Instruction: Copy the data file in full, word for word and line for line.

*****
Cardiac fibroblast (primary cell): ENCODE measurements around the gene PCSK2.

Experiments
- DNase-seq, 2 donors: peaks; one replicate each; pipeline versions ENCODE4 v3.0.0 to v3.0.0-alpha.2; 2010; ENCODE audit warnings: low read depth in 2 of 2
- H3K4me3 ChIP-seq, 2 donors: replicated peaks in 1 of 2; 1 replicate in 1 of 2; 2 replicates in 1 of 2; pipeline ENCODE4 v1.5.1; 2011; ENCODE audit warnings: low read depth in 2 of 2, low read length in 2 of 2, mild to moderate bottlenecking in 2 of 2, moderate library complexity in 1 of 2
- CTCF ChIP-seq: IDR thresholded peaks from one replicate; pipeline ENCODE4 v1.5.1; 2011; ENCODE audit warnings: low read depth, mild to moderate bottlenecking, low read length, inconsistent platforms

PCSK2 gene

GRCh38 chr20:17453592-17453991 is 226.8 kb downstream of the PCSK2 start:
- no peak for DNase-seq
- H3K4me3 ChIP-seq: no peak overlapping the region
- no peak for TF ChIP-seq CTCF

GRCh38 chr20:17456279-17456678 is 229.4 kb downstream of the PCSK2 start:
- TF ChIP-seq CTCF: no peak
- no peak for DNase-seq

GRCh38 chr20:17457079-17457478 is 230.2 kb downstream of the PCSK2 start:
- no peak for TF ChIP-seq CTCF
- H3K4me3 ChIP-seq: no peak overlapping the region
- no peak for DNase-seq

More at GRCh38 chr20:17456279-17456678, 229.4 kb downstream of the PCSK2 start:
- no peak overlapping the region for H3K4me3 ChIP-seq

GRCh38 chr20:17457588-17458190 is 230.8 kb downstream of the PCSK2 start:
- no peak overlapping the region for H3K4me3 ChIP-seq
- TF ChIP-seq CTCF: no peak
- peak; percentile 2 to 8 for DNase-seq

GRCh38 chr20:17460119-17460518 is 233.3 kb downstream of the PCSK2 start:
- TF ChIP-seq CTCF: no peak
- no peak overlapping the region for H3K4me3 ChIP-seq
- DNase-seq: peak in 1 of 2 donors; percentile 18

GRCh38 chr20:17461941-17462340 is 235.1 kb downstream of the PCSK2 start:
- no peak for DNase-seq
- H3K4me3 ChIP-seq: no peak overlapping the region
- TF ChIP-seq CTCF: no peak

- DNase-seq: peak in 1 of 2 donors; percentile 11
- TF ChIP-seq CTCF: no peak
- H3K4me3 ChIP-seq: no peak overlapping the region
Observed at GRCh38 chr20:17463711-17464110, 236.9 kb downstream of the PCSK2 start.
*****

Cardiac fibroblast (primary cell): ENCODE measurements around the gene PCSK2.

Experiments
- DNase-seq, 2 donors: peaks; one replicate each; pipeline versions ENCODE4 v3.0.0 to v3.0.0-alpha.2; 2010; ENCODE audit warnings: low read depth in 2 of 2
- H3K4me3 ChIP-seq, 2 donors: replicated peaks in 1 of 2; 1 replicate in 1 of 2; 2 replicates in 1 of 2; pipeline ENCODE4 v1.5.1; 2011; ENCODE audit warnings: low read depth in 2 of 2, low read length in 2 of 2, mild to moderate bottlenecking in 2 of 2, moderate library complexity in 1 of 2
- CTCF ChIP-seq: IDR thresholded peaks from one replicate; pipeline ENCODE4 v1.5.1; 2011; ENCODE audit warnings: low read depth, mild to moderate bottlenecking, low read length, inconsistent platforms

PCSK2 gene

GRCh38 chr20:17453592-17453991 is 226.8 kb downstream of the PCSK2 start:
- no peak for DNase-seq
- H3K4me3 ChIP-seq: no peak overlapping the region
- no peak for TF ChIP-seq CTCF

GRCh38 chr20:17456279-17456678 is 229.4 kb downstream of the PCSK2 start:
- TF ChIP-seq CTCF: no peak
- no peak for DNase-seq

GRCh38 chr20:17457079-17457478 is 230.2 kb downstream of the PCSK2 start:
- no peak for TF ChIP-seq CTCF
- H3K4me3 ChIP-seq: no peak overlapping the region
- no peak for DNase-seq

More at GRCh38 chr20:17456279-17456678, 229.4 kb downstream of the PCSK2 start:
- no peak overlapping the region for H3K4me3 ChIP-seq

GRCh38 chr20:17457588-17458190 is 230.8 kb downstream of the PCSK2 start:
- no peak overlapping the region for H3K4me3 ChIP-seq
- TF ChIP-seq CTCF: no peak
- peak; percentile 2 to 8 for DNase-seq

GRCh38 chr20:17460119-17460518 is 233.3 kb downstream of the PCSK2 start:
- TF ChIP-seq CTCF: no peak
- no peak overlapping the region for H3K4me3 ChIP-seq
- DNase-seq: peak in 1 of 2 donors; percentile 18

GRCh38 chr20:17461941-17462340 is 235.1 kb downstream of the PCSK2 start:
- no peak for DNase-seq
- H3K4me3 ChIP-seq: no peak overlapping the region
- TF ChIP-seq CTCF: no peak

- DNase-seq: peak in 1 of 2 donors; percentile 11
- TF ChIP-seq CTCF: no peak
- H3K4me3 ChIP-seq: no peak overlapping the region
Observed at GRCh38 chr20:17463711-17464110, 236.9 kb downstream of the PCSK2 start.